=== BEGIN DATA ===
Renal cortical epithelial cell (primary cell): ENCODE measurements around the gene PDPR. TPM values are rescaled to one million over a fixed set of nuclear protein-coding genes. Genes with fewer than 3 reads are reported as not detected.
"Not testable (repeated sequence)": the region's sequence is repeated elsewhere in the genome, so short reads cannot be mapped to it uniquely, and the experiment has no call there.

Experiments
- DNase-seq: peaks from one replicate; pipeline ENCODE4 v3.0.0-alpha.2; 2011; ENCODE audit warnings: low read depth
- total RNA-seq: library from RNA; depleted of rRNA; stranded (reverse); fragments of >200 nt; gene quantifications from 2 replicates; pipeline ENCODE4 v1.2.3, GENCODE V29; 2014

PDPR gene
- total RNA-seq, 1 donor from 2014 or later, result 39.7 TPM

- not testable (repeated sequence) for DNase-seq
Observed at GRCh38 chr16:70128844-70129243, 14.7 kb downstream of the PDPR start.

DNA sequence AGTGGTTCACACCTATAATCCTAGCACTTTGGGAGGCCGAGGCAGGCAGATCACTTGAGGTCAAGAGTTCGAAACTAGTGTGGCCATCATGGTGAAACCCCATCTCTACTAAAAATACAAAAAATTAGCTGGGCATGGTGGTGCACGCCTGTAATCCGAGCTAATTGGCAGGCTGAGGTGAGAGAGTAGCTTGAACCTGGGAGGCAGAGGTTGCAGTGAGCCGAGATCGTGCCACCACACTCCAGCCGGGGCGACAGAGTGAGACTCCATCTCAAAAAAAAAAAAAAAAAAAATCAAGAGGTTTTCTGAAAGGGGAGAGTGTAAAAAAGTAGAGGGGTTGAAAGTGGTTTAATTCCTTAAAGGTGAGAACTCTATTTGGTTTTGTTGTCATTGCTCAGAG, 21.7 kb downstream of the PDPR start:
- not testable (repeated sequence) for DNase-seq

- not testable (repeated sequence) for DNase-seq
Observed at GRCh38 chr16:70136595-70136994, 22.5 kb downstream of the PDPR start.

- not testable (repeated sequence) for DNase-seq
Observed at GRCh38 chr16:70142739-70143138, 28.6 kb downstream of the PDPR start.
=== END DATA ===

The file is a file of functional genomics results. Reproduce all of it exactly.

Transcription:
Renal cortical epithelial cell (primary cell): ENCODE measurements around the gene PDPR. TPM values are rescaled to one million over a fixed set of nuclear protein-coding genes. Genes with fewer than 3 reads are reported as not detected.
"Not testable (repeated sequence)": the region's sequence is repeated elsewhere in the genome, so short reads cannot be mapped to it uniquely, and the experiment has no call there.

Experiments
- DNase-seq: peaks from one replicate; pipeline ENCODE4 v3.0.0-alpha.2; 2011; ENCODE audit warnings: low read depth
- total RNA-seq: library from RNA; depleted of rRNA; stranded (reverse); fragments of >200 nt; gene quantifications from 2 replicates; pipeline ENCODE4 v1.2.3, GENCODE V29; 2014

PDPR gene
- total RNA-seq, 1 donor from 2014 or later, result 39.7 TPM

- not testable (repeated sequence) for DNase-seq
Observed at GRCh38 chr16:70128844-70129243, 14.7 kb downstream of the PDPR start.

DNA sequence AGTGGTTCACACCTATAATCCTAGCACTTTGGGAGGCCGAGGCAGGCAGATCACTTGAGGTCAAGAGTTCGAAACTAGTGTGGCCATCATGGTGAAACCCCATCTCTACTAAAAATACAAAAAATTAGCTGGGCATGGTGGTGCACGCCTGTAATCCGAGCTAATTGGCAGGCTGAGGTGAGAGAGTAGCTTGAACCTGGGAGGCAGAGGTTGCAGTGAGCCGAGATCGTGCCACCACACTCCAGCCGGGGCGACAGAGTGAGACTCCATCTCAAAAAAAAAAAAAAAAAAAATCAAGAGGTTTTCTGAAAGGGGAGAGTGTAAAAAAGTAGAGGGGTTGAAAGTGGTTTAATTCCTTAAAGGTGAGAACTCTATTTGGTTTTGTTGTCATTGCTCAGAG, 21.7 kb downstream of the PDPR start:
- not testable (repeated sequence) for DNase-seq

- not testable (repeated sequence) for DNase-seq
Observed at GRCh38 chr16:70136595-70136994, 22.5 kb downstream of the PDPR start.

- not testable (repeated sequence) for DNase-seq
Observed at GRCh38 chr16:70142739-70143138, 28.6 kb downstream of the PDPR start.